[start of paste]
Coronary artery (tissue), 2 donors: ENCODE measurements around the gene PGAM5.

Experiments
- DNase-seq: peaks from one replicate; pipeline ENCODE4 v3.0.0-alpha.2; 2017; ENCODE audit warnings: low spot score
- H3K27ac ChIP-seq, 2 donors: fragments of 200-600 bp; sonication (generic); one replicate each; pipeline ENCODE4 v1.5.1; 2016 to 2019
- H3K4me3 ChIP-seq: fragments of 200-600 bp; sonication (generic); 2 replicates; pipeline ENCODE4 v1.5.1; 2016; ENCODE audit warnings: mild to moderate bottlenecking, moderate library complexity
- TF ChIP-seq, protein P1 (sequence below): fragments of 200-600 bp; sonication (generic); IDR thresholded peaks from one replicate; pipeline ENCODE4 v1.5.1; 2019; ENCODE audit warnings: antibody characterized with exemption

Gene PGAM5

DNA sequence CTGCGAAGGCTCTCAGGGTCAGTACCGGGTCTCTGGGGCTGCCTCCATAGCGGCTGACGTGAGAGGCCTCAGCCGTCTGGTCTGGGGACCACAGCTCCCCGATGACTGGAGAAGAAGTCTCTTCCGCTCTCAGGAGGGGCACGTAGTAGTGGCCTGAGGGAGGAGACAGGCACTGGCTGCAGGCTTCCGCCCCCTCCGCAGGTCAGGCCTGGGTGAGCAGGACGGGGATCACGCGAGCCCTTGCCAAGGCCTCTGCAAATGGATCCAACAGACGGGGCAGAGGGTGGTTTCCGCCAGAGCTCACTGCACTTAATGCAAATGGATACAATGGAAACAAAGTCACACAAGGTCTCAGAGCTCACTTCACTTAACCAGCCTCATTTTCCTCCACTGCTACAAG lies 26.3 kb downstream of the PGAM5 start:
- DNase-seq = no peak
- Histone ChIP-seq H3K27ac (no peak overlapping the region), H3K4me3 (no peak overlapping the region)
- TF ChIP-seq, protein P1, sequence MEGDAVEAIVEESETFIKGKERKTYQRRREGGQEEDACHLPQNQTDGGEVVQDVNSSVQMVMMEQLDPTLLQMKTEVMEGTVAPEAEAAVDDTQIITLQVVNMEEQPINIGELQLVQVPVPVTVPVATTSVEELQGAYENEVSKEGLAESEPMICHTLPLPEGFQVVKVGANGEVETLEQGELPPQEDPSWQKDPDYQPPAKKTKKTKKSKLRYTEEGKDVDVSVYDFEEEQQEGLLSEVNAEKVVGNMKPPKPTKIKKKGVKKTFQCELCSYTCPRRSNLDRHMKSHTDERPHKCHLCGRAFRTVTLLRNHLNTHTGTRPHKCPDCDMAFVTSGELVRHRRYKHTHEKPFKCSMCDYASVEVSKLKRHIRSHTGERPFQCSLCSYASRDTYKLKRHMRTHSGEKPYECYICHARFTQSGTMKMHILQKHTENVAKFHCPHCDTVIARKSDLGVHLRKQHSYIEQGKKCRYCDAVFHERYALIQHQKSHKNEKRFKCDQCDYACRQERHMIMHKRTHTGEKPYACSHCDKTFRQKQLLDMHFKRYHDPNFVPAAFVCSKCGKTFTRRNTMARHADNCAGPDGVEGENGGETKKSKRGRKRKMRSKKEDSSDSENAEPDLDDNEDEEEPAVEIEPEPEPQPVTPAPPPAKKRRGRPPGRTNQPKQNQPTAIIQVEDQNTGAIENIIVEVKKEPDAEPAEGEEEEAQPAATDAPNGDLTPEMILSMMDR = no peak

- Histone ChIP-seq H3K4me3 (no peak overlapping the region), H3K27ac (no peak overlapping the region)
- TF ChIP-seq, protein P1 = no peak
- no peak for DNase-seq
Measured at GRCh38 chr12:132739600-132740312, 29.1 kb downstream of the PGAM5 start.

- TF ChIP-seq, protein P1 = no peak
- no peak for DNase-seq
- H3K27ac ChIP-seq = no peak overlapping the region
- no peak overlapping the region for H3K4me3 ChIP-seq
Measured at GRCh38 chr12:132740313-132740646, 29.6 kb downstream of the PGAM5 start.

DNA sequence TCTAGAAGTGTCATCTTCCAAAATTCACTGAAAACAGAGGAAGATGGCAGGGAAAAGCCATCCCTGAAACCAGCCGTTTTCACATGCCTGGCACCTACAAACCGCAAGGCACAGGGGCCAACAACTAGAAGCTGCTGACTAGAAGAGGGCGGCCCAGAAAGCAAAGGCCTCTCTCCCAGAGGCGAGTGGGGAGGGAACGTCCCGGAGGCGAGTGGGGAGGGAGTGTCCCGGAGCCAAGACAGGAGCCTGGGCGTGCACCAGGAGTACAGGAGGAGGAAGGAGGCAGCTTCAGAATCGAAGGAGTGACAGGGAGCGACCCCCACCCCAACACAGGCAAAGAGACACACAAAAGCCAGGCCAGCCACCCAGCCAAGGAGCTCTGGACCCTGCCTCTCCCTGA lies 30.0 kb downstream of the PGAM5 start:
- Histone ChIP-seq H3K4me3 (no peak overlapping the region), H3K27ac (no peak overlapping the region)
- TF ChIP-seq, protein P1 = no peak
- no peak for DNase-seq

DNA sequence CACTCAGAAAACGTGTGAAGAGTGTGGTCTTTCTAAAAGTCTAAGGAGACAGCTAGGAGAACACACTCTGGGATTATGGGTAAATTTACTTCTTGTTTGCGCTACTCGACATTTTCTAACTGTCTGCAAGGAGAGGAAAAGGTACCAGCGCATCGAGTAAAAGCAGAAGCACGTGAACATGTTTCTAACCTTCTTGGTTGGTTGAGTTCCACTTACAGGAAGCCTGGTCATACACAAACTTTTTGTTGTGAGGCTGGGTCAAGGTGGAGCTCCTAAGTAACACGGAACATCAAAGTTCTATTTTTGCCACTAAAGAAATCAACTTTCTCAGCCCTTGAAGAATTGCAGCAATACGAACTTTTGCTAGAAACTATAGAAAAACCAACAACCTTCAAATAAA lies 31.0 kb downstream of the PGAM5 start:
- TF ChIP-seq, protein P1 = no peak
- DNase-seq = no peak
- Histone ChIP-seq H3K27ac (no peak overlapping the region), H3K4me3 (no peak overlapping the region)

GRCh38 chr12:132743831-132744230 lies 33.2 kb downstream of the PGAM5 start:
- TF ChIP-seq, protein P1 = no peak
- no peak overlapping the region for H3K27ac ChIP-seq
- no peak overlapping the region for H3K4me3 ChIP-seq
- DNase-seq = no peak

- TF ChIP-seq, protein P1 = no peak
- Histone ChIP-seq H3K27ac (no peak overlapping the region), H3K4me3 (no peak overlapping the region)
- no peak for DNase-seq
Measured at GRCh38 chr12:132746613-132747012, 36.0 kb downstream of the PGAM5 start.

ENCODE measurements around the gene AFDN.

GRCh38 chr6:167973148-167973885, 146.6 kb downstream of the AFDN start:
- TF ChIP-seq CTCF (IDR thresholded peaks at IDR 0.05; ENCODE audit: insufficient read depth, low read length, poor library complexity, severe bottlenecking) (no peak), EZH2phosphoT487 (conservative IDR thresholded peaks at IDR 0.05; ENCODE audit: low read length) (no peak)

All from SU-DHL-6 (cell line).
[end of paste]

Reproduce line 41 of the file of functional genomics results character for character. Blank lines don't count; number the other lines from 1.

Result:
All from SU-DHL-6 (cell line).